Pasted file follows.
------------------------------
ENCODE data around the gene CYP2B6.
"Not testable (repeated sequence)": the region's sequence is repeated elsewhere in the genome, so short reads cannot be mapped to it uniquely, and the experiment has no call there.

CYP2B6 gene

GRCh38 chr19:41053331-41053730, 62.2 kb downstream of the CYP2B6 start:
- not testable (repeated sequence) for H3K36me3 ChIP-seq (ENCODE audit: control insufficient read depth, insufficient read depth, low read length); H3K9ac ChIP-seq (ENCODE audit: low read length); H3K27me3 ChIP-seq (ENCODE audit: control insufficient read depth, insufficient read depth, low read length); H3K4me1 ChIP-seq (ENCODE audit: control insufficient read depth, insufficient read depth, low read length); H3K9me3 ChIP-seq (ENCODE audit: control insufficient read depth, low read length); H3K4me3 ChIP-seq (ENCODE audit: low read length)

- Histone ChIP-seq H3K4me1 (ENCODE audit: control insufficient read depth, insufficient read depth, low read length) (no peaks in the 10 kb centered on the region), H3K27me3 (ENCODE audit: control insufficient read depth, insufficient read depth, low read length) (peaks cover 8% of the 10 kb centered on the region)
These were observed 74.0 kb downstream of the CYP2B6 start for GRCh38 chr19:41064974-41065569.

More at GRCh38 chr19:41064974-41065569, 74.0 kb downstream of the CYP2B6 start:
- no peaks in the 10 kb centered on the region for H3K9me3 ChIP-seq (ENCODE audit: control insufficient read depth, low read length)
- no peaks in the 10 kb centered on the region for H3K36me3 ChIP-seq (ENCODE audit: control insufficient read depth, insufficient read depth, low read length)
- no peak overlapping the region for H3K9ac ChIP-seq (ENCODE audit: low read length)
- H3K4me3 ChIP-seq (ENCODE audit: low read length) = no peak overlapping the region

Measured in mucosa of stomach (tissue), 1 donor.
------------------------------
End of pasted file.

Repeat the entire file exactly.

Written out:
ENCODE data around the gene CYP2B6.
"Not testable (repeated sequence)": the region's sequence is repeated elsewhere in the genome, so short reads cannot be mapped to it uniquely, and the experiment has no call there.

CYP2B6 gene

GRCh38 chr19:41053331-41053730, 62.2 kb downstream of the CYP2B6 start:
- not testable (repeated sequence) for H3K36me3 ChIP-seq (ENCODE audit: control insufficient read depth, insufficient read depth, low read length); H3K9ac ChIP-seq (ENCODE audit: low read length); H3K27me3 ChIP-seq (ENCODE audit: control insufficient read depth, insufficient read depth, low read length); H3K4me1 ChIP-seq (ENCODE audit: control insufficient read depth, insufficient read depth, low read length); H3K9me3 ChIP-seq (ENCODE audit: control insufficient read depth, low read length); H3K4me3 ChIP-seq (ENCODE audit: low read length)

- Histone ChIP-seq H3K4me1 (ENCODE audit: control insufficient read depth, insufficient read depth, low read length) (no peaks in the 10 kb centered on the region), H3K27me3 (ENCODE audit: control insufficient read depth, insufficient read depth, low read length) (peaks cover 8% of the 10 kb centered on the region)
These were observed 74.0 kb downstream of the CYP2B6 start for GRCh38 chr19:41064974-41065569.

More at GRCh38 chr19:41064974-41065569, 74.0 kb downstream of the CYP2B6 start:
- no peaks in the 10 kb centered on the region for H3K9me3 ChIP-seq (ENCODE audit: control insufficient read depth, low read length)
- no peaks in the 10 kb centered on the region for H3K36me3 ChIP-seq (ENCODE audit: control insufficient read depth, insufficient read depth, low read length)
- no peak overlapping the region for H3K9ac ChIP-seq (ENCODE audit: low read length)
- H3K4me3 ChIP-seq (ENCODE audit: low read length) = no peak overlapping the region

Measured in mucosa of stomach (tissue), 1 donor.